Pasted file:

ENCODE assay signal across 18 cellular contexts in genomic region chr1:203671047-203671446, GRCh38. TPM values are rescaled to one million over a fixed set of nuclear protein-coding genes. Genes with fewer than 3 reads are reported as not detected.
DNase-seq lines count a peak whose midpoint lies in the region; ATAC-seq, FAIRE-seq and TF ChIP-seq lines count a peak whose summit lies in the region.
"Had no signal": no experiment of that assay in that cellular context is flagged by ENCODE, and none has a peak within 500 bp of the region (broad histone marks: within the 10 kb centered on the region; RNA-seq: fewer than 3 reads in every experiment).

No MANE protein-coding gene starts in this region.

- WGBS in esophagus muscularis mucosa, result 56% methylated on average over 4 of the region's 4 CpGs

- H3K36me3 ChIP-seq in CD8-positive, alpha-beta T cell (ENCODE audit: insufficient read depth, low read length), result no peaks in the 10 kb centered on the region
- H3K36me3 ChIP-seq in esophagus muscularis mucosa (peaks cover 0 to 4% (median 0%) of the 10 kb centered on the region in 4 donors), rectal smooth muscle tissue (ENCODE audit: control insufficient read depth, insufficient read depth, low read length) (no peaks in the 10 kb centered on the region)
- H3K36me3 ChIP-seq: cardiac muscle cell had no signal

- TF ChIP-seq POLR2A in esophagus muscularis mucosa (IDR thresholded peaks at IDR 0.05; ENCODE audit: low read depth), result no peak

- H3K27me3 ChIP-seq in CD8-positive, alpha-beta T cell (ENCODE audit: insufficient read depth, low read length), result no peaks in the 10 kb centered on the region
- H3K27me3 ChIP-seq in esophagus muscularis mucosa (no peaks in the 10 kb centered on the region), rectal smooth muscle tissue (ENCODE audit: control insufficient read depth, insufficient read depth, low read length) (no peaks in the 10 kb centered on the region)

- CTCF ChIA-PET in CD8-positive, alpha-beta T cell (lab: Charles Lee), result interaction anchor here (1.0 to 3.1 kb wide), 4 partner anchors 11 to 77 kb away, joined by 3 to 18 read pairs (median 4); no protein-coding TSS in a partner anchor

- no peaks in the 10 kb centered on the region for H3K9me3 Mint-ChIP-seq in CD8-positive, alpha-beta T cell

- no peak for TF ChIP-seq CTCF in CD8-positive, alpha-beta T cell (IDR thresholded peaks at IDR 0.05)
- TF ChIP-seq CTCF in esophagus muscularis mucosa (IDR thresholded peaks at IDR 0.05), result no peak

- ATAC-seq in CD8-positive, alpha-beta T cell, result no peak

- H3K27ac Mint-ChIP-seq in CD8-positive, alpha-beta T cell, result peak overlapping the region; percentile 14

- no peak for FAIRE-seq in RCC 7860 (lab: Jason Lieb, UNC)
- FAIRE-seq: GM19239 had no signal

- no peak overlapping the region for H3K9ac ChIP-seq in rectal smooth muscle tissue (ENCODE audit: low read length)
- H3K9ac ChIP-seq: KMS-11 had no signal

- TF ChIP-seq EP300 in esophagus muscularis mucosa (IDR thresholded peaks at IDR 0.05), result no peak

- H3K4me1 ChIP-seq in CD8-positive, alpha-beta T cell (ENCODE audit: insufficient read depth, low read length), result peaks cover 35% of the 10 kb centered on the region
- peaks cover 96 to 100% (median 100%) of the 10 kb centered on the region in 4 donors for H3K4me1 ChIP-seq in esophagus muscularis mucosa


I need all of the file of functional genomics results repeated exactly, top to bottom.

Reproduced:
ENCODE assay signal across 18 cellular contexts in genomic region chr1:203671047-203671446, GRCh38. TPM values are rescaled to one million over a fixed set of nuclear protein-coding genes. Genes with fewer than 3 reads are reported as not detected.
DNase-seq lines count a peak whose midpoint lies in the region; ATAC-seq, FAIRE-seq and TF ChIP-seq lines count a peak whose summit lies in the region.
"Had no signal": no experiment of that assay in that cellular context is flagged by ENCODE, and none has a peak within 500 bp of the region (broad histone marks: within the 10 kb centered on the region; RNA-seq: fewer than 3 reads in every experiment).

No MANE protein-coding gene starts in this region.

- WGBS in esophagus muscularis mucosa, result 56% methylated on average over 4 of the region's 4 CpGs

- H3K36me3 ChIP-seq in CD8-positive, alpha-beta T cell (ENCODE audit: insufficient read depth, low read length), result no peaks in the 10 kb centered on the region
- H3K36me3 ChIP-seq in esophagus muscularis mucosa (peaks cover 0 to 4% (median 0%) of the 10 kb centered on the region in 4 donors), rectal smooth muscle tissue (ENCODE audit: control insufficient read depth, insufficient read depth, low read length) (no peaks in the 10 kb centered on the region)
- H3K36me3 ChIP-seq: cardiac muscle cell had no signal

- TF ChIP-seq POLR2A in esophagus muscularis mucosa (IDR thresholded peaks at IDR 0.05; ENCODE audit: low read depth), result no peak

- H3K27me3 ChIP-seq in CD8-positive, alpha-beta T cell (ENCODE audit: insufficient read depth, low read length), result no peaks in the 10 kb centered on the region
- H3K27me3 ChIP-seq in esophagus muscularis mucosa (no peaks in the 10 kb centered on the region), rectal smooth muscle tissue (ENCODE audit: control insufficient read depth, insufficient read depth, low read length) (no peaks in the 10 kb centered on the region)

- CTCF ChIA-PET in CD8-positive, alpha-beta T cell (lab: Charles Lee), result interaction anchor here (1.0 to 3.1 kb wide), 4 partner anchors 11 to 77 kb away, joined by 3 to 18 read pairs (median 4); no protein-coding TSS in a partner anchor

- no peaks in the 10 kb centered on the region for H3K9me3 Mint-ChIP-seq in CD8-positive, alpha-beta T cell

- no peak for TF ChIP-seq CTCF in CD8-positive, alpha-beta T cell (IDR thresholded peaks at IDR 0.05)
- TF ChIP-seq CTCF in esophagus muscularis mucosa (IDR thresholded peaks at IDR 0.05), result no peak

- ATAC-seq in CD8-positive, alpha-beta T cell, result no peak

- H3K27ac Mint-ChIP-seq in CD8-positive, alpha-beta T cell, result peak overlapping the region; percentile 14

- no peak for FAIRE-seq in RCC 7860 (lab: Jason Lieb, UNC)
- FAIRE-seq: GM19239 had no signal

- no peak overlapping the region for H3K9ac ChIP-seq in rectal smooth muscle tissue (ENCODE audit: low read length)
- H3K9ac ChIP-seq: KMS-11 had no signal

- TF ChIP-seq EP300 in esophagus muscularis mucosa (IDR thresholded peaks at IDR 0.05), result no peak

- H3K4me1 ChIP-seq in CD8-positive, alpha-beta T cell (ENCODE audit: insufficient read depth, low read length), result peaks cover 35% of the 10 kb centered on the region
- peaks cover 96 to 100% (median 100%) of the 10 kb centered on the region in 4 donors for H3K4me1 ChIP-seq in esophagus muscularis mucosa